The past few years have shown the value and significance of our democratic processes, underlining the importance of sustaining a flourishing democracy.
As minister for the constitution, I believe that our democracy makes a real difference to individual lives, and that each individual makes a real difference to our democracy.
The electoral community plays an integral role in helping ensure these voices are heard. It is local authority workers who cultivate trusting relationships with their citizens and civil society groups. In turn, civil society groups are crucial in engaging people and driving up democratic participation.
Our elections run smoothly because of the hard work of electoral registration officers and returning officers, which is enhanced through strong partnerships with bodies such as the Electoral Commission, the Association of Electoral Administrators and the Society of Local Authority Chief Executives (Solace).
It is thanks to all those involved in this process that there are now record levels of electors registering to vote. As I am highlighting at the Association of Electoral Administrators conference today, this is remarkable collective achievement which shows the value in working together.
This theme of collaboration underpinned government’s Every Voice Matters democratic engagement plan published in December 2017. It was the first time the government published a strategy on tackling democratic exclusion among groups who are less likely to be on the electoral register.
As we now publish our update one year on, I believe the key to further progress lies in collective committing to respect, protect and promote our democracy. Government has a unique role to play to allow this to happen, but we cannot achieve this alone.
It’s up to everyone to respect our democracy by fostering a respectful culture, within our own organisations and in how we engage with each other. We are sadly seeing those involved in public life being subject to unprecedented intimidation and abuse, which is why government is consulting on new ways to tackle this worrying trend.
I do not take lightly the fact that respect for democracy is also rooted in the public having confidence that our processes and systems are secure. We are working to stamp out voter fraud, because taking away someone’s vote is taking away their voice.
I believe we can tackle this problem with a solution so simple it is already used by people every day: showing ID at the polling station. Yet in protecting our democracy, too, we need the support of others as we implement this common sense approach.
In last May’s pilots the overwhelming majority of people were able to cast their vote without any problems. A major ingredient of this success was the work of local authorities, whose awareness-raising campaigns helped make voters aware of the change.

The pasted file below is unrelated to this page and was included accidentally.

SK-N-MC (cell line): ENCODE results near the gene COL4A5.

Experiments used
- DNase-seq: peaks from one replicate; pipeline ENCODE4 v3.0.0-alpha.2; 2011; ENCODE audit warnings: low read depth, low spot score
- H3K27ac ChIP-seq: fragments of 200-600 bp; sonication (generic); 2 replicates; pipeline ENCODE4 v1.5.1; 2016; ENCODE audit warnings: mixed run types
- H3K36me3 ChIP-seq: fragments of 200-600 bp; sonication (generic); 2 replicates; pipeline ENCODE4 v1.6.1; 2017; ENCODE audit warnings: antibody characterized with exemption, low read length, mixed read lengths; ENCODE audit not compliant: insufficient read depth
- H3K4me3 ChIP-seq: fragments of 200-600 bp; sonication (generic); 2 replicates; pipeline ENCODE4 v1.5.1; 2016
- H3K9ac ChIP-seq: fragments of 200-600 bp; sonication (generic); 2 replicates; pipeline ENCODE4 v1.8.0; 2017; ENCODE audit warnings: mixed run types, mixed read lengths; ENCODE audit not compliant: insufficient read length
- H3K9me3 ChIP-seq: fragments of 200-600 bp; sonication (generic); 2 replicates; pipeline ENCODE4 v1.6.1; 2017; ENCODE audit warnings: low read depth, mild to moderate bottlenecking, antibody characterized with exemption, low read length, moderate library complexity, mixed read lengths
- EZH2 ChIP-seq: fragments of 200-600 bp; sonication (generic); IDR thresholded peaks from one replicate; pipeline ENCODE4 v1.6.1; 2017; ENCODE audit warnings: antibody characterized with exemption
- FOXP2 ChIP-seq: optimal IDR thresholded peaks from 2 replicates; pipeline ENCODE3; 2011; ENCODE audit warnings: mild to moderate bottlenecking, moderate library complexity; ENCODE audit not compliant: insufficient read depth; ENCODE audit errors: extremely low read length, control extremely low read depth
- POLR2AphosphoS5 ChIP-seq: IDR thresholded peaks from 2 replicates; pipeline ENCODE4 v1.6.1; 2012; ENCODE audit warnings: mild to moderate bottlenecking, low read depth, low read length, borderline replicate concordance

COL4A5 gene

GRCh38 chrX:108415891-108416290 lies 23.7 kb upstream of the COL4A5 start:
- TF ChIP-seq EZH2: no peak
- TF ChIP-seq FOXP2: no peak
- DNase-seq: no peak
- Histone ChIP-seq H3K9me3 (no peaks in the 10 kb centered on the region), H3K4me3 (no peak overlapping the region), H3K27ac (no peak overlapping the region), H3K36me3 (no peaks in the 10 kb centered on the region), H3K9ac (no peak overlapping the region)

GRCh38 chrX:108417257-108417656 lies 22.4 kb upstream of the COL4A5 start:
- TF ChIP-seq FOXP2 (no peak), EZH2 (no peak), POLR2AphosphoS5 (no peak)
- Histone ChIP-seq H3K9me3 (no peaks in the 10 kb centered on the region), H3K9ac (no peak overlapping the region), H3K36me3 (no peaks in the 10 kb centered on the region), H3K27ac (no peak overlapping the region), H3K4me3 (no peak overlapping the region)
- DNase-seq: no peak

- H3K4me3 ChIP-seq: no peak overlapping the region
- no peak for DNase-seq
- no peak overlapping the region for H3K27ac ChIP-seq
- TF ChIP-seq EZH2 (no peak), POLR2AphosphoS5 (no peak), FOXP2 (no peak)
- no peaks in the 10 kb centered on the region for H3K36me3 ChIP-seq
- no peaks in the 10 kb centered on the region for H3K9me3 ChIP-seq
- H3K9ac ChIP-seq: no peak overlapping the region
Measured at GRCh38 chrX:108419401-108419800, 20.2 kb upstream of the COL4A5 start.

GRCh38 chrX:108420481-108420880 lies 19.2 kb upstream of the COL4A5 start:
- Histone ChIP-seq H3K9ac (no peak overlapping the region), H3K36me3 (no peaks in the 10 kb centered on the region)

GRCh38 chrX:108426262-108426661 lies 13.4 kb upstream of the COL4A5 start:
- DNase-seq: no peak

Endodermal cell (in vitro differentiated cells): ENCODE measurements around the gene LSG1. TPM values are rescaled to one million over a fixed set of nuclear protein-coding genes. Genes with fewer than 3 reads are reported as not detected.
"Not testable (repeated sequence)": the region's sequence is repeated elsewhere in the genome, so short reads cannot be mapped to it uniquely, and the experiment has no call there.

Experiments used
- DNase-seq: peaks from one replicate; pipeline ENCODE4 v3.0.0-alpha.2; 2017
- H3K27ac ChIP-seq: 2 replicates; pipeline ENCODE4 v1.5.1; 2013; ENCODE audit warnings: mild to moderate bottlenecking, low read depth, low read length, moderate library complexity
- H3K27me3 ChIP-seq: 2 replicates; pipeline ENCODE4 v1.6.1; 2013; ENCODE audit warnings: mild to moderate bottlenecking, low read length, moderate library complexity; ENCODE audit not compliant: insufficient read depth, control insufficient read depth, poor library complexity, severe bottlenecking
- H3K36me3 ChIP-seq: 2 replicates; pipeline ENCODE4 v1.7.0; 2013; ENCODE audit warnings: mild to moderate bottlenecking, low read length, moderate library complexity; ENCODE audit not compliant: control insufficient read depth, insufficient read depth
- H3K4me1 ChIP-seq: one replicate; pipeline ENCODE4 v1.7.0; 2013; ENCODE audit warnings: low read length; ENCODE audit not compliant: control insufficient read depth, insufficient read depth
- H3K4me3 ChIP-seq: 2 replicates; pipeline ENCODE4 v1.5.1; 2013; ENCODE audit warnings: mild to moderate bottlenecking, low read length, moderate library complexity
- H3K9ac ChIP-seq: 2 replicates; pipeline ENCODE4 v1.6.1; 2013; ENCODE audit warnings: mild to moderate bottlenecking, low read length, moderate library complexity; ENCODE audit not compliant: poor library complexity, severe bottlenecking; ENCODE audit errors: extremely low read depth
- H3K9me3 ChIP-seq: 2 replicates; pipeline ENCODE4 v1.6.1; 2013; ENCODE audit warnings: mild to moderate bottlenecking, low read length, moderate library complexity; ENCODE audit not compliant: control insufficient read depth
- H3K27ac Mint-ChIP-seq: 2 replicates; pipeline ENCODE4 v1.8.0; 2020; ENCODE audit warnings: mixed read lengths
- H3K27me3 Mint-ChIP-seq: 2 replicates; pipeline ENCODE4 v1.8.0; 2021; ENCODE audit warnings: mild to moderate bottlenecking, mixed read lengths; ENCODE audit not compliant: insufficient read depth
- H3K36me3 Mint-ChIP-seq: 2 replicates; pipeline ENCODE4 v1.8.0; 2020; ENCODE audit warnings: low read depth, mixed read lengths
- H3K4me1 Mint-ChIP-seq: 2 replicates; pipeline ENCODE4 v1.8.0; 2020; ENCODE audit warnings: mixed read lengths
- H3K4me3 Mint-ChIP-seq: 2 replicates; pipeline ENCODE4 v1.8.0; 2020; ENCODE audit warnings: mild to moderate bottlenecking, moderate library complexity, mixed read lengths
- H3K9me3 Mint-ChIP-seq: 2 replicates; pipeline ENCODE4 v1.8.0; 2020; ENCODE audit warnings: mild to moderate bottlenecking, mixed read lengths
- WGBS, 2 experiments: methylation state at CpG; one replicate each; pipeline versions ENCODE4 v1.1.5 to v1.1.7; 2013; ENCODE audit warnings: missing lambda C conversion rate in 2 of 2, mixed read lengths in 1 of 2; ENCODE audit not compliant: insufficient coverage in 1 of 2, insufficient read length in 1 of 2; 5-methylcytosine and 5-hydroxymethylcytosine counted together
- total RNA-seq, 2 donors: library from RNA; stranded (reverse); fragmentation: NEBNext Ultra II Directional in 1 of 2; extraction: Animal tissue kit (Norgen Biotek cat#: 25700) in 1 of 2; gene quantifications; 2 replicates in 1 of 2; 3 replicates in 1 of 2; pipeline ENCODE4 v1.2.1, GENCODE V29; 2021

I am also grateful to the local authorities who volunteered for a pilot in May this year. Getting involved will not only help them prepare for national roll-out, it will also uncover insight to ensure the final policy is as robust and accommodating as possible. I would urge others to consider following in their footsteps in future.
As we continue to respect and protect our world-leading democracy it is vital that we are also promoting it. I see government’s role here not only as a legislator, funder and convenor for registration activity, but also as a leader in promoting good practice.
Our updated democratic engagement strategy sets out how we intend to bring together the various parts of the electoral community to make best use of our evidence, skills, knowledge and resources to empower local authorities to continue leading independently.
Last year, for example, we shared details about what has proved most effective in driving up student registration, a brokering role that the government undertook as part of implementing the Higher Education and Research Act 2017. We will build on this later this year by sharing the results of research on how to remove registration barriers for people who are homeless or move frequently.
We have also launched an Atlas of Democratic Variation with the Office for National Statistics. This collection of maps highlights geographic variation of electoral registration and other key data relevant to registration. It is the first time the data has been formatted in this way.
Everyone in the electoral community can use these maps to inform and support the development of their own engagement strategies. I would encourage local authorities to examine the variations it highlights, for we all recognise there is always more to do to meet the future challenges that our democracy faces.
We have a shared responsibility to respect, protect and promote our democracy together.In doing so, I am confident we will inspire others to do the same.
Chloe Smith (Con), minister for the constitution